Gaby's Reviews > Island of Vice: Theodore Roosevelt's Doomed Quest to Clean up Sin-loving New York

Island of Vice by Richard Zacks
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's review
Feb 06, 2012

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bookshelves: historical-non-fiction, nonfiction
Read from January 15 to February 06, 2012 — I own a copy

To be honest, I didn't really know that much about Teddy Roosevelt beyond the book The War Lovers by Evan Thomas, his general reputation of being a Rough Rider, an adventurer, a Harvard man, one of the forces behind the Museum of Natural History in New York City. I wanted to read Island of Vice: Theodore Roosevelt's Doomed Quest to Clean Up Sin-Loving New York and had expected to like him very much.

Richard Zacks' account of Teddy Roosevelt's term as a police commissioner is meticulously researched, detailed, and an interesting read. However, it doesn't paint Roosevelt in a flattering light at all. Through the correspondence between him and Cabot Lodge, his letters to his sister, and through various newspaper accounts, we get a sense of Teddy Roosevelt's grandstanding, his rigid and sometimes unreasonable behavior, and the depth of his ambition. Zacks spares little and we join TR and his companions as they perform their sting operations - outing the madams and their brothels, the barkeepers and the underground saloons, the police that are willing to look the other way. The book gives us a fascinating account of an unusual time in New York City's political and cultural history.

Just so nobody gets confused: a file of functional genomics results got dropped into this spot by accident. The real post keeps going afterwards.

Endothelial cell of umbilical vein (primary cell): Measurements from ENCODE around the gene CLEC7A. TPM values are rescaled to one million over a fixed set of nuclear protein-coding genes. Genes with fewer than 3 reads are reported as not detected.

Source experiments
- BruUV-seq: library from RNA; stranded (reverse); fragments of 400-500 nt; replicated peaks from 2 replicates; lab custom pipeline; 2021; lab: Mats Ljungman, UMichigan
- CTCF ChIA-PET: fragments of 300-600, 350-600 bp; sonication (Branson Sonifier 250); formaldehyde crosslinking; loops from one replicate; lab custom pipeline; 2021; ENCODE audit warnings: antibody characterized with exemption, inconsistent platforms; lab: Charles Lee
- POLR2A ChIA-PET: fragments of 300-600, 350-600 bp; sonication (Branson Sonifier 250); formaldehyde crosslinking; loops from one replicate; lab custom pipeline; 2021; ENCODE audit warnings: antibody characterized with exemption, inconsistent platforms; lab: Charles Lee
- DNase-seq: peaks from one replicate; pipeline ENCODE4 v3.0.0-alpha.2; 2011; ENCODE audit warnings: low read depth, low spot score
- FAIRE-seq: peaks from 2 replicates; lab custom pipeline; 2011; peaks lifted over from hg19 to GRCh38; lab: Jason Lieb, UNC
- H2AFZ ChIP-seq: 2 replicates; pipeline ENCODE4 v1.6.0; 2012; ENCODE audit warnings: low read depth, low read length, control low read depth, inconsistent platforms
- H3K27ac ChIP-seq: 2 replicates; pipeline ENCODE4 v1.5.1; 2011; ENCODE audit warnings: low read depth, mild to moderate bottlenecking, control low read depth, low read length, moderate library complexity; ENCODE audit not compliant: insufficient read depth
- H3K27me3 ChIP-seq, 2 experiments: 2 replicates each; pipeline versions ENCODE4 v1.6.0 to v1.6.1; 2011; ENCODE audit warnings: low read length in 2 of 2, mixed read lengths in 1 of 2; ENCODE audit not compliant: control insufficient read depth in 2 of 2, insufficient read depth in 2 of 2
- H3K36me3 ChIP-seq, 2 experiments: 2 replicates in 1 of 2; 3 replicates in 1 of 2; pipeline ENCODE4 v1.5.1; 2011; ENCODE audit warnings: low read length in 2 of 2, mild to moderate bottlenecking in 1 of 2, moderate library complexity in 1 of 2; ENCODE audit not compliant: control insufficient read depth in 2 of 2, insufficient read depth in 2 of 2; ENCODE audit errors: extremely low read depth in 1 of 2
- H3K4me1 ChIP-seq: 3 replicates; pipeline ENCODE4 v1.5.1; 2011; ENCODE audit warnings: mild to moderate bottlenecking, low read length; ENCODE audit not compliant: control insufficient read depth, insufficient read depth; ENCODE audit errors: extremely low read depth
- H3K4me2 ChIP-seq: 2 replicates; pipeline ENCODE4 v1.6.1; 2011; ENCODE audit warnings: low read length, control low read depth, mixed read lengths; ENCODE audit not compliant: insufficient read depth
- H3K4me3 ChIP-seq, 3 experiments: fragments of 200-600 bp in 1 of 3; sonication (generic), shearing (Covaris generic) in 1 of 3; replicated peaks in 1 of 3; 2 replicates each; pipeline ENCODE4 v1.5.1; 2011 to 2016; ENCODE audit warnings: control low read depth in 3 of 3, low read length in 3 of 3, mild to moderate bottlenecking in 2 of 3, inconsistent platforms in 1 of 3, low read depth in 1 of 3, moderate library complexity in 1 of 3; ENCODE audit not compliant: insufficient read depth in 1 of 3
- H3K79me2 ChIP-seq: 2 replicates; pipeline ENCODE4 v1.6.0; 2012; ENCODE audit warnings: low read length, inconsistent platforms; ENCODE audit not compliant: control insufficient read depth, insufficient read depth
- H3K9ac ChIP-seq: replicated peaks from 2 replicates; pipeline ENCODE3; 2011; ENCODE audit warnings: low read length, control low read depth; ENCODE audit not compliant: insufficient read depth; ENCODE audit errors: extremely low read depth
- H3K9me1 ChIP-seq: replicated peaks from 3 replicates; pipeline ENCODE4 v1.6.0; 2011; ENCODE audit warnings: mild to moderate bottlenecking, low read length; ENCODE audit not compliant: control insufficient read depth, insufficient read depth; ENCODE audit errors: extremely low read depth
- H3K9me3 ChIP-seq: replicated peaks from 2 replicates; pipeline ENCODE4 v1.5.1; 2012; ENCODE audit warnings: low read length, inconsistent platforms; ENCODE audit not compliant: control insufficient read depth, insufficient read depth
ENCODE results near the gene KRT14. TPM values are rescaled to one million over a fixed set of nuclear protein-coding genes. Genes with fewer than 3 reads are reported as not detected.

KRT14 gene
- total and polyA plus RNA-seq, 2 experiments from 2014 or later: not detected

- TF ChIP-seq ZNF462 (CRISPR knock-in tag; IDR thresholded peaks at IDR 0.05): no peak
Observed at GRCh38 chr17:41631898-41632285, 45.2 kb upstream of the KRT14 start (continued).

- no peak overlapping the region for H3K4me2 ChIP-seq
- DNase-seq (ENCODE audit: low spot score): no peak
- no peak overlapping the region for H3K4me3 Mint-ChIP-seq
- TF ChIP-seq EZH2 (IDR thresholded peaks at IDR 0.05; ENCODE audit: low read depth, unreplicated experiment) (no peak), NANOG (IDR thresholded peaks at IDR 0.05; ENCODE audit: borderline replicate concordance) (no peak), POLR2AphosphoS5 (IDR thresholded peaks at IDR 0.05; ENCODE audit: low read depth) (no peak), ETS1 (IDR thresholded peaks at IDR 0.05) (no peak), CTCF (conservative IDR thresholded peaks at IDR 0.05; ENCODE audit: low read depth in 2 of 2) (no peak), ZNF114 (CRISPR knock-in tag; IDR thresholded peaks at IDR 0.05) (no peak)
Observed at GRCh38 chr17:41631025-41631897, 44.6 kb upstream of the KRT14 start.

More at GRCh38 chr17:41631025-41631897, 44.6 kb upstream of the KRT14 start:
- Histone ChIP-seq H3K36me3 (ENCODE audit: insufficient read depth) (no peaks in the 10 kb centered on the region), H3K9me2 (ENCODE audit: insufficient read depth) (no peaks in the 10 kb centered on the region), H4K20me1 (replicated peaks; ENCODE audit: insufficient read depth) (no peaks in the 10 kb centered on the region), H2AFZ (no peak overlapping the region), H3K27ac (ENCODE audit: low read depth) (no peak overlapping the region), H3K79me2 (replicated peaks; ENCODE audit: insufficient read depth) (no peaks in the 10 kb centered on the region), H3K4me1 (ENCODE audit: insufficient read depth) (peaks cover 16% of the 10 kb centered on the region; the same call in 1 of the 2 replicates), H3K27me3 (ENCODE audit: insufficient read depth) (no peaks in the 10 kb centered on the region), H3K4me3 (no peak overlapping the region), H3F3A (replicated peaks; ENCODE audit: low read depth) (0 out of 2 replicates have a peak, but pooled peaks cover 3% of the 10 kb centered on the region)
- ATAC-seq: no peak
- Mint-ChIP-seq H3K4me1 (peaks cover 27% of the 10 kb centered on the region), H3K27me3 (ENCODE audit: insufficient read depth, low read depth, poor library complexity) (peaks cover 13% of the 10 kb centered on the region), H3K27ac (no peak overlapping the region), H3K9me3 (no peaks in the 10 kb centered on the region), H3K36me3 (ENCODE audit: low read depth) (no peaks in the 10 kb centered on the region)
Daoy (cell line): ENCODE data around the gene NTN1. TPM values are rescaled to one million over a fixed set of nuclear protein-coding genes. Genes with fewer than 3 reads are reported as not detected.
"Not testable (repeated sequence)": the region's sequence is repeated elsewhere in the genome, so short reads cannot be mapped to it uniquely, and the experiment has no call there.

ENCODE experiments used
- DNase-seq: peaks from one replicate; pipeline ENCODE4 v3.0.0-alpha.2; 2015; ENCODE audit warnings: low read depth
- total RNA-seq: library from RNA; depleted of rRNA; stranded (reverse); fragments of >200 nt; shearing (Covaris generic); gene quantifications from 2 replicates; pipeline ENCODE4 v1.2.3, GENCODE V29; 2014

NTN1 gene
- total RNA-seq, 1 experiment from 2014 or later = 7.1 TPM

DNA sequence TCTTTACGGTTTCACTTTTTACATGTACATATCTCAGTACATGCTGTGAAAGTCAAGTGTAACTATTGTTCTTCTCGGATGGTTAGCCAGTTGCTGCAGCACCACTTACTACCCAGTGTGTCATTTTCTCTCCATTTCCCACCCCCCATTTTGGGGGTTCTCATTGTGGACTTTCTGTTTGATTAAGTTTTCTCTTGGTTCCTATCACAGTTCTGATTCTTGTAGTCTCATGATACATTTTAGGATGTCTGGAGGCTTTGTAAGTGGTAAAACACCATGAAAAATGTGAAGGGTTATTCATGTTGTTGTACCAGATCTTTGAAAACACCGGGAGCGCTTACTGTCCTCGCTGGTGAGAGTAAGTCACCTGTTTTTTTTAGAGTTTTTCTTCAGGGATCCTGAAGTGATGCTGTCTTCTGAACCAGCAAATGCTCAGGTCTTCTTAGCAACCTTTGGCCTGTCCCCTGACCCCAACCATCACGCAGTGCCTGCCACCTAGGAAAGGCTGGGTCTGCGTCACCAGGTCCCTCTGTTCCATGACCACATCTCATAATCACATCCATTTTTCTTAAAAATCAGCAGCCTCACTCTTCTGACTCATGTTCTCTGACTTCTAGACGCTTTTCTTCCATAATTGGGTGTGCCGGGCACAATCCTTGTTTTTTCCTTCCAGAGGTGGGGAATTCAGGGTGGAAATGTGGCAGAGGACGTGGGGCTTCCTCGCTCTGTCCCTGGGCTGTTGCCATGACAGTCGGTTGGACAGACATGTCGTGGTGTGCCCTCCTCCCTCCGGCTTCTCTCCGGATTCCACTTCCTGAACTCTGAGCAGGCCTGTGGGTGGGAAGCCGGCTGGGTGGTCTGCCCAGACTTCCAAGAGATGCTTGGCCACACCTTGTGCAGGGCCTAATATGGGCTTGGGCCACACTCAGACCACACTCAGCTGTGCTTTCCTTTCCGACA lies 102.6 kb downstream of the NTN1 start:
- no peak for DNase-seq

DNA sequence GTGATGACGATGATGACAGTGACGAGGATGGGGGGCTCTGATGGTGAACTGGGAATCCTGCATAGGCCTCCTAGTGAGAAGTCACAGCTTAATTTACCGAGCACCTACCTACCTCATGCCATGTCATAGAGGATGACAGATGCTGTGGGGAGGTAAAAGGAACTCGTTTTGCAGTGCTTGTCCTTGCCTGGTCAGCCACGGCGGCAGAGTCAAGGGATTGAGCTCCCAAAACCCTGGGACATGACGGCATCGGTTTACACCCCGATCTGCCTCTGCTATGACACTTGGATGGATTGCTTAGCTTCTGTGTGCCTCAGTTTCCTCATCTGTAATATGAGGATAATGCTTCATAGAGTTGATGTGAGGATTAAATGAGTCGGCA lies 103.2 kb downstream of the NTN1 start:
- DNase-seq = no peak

ISBN-10: 0385519729- Hardcover $27.95
Publisher: Doubleday (March 13, 2012), 448 pages.
Review copy courtesy of the Amazon Vine Program and the publisher.
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04/23 marked as: read

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